However this should be discussed if it is a concern to you. Some people may be different.

+1?

Add to the above a Day rate (or half day) and all is well in the universe.

Oct 07 12 01:58 am  Link  Quote 
Photographer
William Kious
Posts: 8,841
Delphos, Ohio, US


Kelleth wrote:
From the calltime you are given (unless you're late) to the time the shoot is wrapped (the last photo is taken).

While this is true for a commercial shoot, very few freelance photographers are going to pay in this fashion (or want to hassle with having models punch time cards.) Quite a few traveling models would price themselves right out of work.

OP, make it easy on yourself and come up with a rate based on blocks of time (with the photographer covering your travel expenses.) If you feel you should be paid the moment you arrive, then make that clear in your negotiations. Better yet, figure up a day rate and be done with it.

Oct 07 12 02:08 am  Link  Quote 
Model
Rachael Bueckert
Posts: 1,121
Red Deer, Alberta, Canada


William Kious wrote:

While this is true for a commercial shoot, very few freelance photographers are going to pay in this fashion. Quite a few traveling models would price themselves right out of work.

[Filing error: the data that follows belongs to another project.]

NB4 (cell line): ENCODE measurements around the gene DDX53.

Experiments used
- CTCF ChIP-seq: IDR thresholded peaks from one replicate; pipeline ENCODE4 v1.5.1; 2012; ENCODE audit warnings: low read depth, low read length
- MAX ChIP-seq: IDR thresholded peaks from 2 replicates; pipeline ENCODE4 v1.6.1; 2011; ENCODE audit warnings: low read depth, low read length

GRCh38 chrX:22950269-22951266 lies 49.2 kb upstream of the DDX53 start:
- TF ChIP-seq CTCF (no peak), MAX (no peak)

OP, make it easy on yourself and come up with a rate based on blocks of time (with the photographer covering your travel expenses.) If you feel you should be paid the moment you arrive, then make that clear in your negotiations. Better yet, figure up a day rate and be done with it.

So day (half day) rate plus travel or flat day (half day) rate? And would the time taken to travel be counted in the hours for the day/half day?

Oct 07 12 02:12 am  Link  Quote 
Photographer
William Kious
Posts: 8,841
Delphos, Ohio, US


Rachael Bueckert wrote:

So day (half day) rate plus travel or flat day (half day) rate? And would the time taken to travel be counted in the hours for the day/half day?

I would consider paying for travel (gas/ticket) but I'm not going to pay for the time it takes for you to reach the location. When you have a 9-to-5 job, are you paid for your commute? No.

Oct 07 12 02:25 am  Link  Quote 
Photographer
William Kious
Posts: 8,841
Delphos, Ohio, US


double post
Oct 07 12 02:25 am  Link  Quote 
guide forum
Model
Anna Adrielle
Posts: 18,763
Antwerp, Antwerp, Belgium


I would think, when you walk on set. if they have provided a muah, that is included as well (so if you want me to sit in make up for 3 hours and then shoot half an hour, it counts as 3 hours and a half).